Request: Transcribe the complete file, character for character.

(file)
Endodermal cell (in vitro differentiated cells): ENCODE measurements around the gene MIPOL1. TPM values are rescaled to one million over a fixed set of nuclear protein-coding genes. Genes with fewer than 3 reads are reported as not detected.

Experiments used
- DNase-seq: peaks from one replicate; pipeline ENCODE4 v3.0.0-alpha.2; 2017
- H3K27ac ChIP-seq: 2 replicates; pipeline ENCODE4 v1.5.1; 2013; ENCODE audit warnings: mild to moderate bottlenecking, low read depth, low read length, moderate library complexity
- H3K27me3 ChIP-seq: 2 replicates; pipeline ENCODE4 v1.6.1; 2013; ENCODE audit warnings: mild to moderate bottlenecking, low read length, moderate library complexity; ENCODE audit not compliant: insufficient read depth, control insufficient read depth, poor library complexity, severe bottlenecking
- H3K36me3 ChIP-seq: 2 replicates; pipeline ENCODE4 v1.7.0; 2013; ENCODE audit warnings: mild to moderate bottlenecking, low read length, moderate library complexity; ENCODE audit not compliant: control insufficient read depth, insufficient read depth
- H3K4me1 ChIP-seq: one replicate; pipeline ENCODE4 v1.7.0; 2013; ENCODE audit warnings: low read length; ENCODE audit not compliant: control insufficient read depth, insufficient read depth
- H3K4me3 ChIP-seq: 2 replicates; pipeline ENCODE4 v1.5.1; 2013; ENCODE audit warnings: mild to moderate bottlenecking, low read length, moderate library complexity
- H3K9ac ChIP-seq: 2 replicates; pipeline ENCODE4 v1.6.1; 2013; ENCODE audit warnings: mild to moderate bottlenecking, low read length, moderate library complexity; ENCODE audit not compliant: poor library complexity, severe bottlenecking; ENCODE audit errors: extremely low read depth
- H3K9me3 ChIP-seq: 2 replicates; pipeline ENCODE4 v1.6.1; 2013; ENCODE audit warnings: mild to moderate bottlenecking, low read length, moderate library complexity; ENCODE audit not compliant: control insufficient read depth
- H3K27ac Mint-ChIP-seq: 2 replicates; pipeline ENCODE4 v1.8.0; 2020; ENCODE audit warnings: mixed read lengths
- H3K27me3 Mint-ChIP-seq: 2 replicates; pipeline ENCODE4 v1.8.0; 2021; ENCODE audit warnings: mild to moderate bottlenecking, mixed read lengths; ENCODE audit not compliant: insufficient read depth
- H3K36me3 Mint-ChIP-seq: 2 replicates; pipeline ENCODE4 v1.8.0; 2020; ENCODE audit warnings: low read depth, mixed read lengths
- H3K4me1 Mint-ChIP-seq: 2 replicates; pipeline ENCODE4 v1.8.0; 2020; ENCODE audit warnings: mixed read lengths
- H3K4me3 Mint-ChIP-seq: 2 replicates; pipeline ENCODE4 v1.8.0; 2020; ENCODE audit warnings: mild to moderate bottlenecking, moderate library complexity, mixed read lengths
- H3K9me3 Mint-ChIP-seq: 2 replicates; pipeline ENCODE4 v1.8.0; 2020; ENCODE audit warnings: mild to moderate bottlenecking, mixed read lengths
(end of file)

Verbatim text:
Endodermal cell (in vitro differentiated cells): ENCODE measurements around the gene MIPOL1. TPM values are rescaled to one million over a fixed set of nuclear protein-coding genes. Genes with fewer than 3 reads are reported as not detected.

Experiments used
- DNase-seq: peaks from one replicate; pipeline ENCODE4 v3.0.0-alpha.2; 2017
- H3K27ac ChIP-seq: 2 replicates; pipeline ENCODE4 v1.5.1; 2013; ENCODE audit warnings: mild to moderate bottlenecking, low read depth, low read length, moderate library complexity
- H3K27me3 ChIP-seq: 2 replicates; pipeline ENCODE4 v1.6.1; 2013; ENCODE audit warnings: mild to moderate bottlenecking, low read length, moderate library complexity; ENCODE audit not compliant: insufficient read depth, control insufficient read depth, poor library complexity, severe bottlenecking
- H3K36me3 ChIP-seq: 2 replicates; pipeline ENCODE4 v1.7.0; 2013; ENCODE audit warnings: mild to moderate bottlenecking, low read length, moderate library complexity; ENCODE audit not compliant: control insufficient read depth, insufficient read depth
- H3K4me1 ChIP-seq: one replicate; pipeline ENCODE4 v1.7.0; 2013; ENCODE audit warnings: low read length; ENCODE audit not compliant: control insufficient read depth, insufficient read depth
- H3K4me3 ChIP-seq: 2 replicates; pipeline ENCODE4 v1.5.1; 2013; ENCODE audit warnings: mild to moderate bottlenecking, low read length, moderate library complexity
- H3K9ac ChIP-seq: 2 replicates; pipeline ENCODE4 v1.6.1; 2013; ENCODE audit warnings: mild to moderate bottlenecking, low read length, moderate library complexity; ENCODE audit not compliant: poor library complexity, severe bottlenecking; ENCODE audit errors: extremely low read depth
- H3K9me3 ChIP-seq: 2 replicates; pipeline ENCODE4 v1.6.1; 2013; ENCODE audit warnings: mild to moderate bottlenecking, low read length, moderate library complexity; ENCODE audit not compliant: control insufficient read depth
- H3K27ac Mint-ChIP-seq: 2 replicates; pipeline ENCODE4 v1.8.0; 2020; ENCODE audit warnings: mixed read lengths
- H3K27me3 Mint-ChIP-seq: 2 replicates; pipeline ENCODE4 v1.8.0; 2021; ENCODE audit warnings: mild to moderate bottlenecking, mixed read lengths; ENCODE audit not compliant: insufficient read depth
- H3K36me3 Mint-ChIP-seq: 2 replicates; pipeline ENCODE4 v1.8.0; 2020; ENCODE audit warnings: low read depth, mixed read lengths
- H3K4me1 Mint-ChIP-seq: 2 replicates; pipeline ENCODE4 v1.8.0; 2020; ENCODE audit warnings: mixed read lengths
- H3K4me3 Mint-ChIP-seq: 2 replicates; pipeline ENCODE4 v1.8.0; 2020; ENCODE audit warnings: mild to moderate bottlenecking, moderate library complexity, mixed read lengths
- H3K9me3 Mint-ChIP-seq: 2 replicates; pipeline ENCODE4 v1.8.0; 2020; ENCODE audit warnings: mild to moderate bottlenecking, mixed read lengths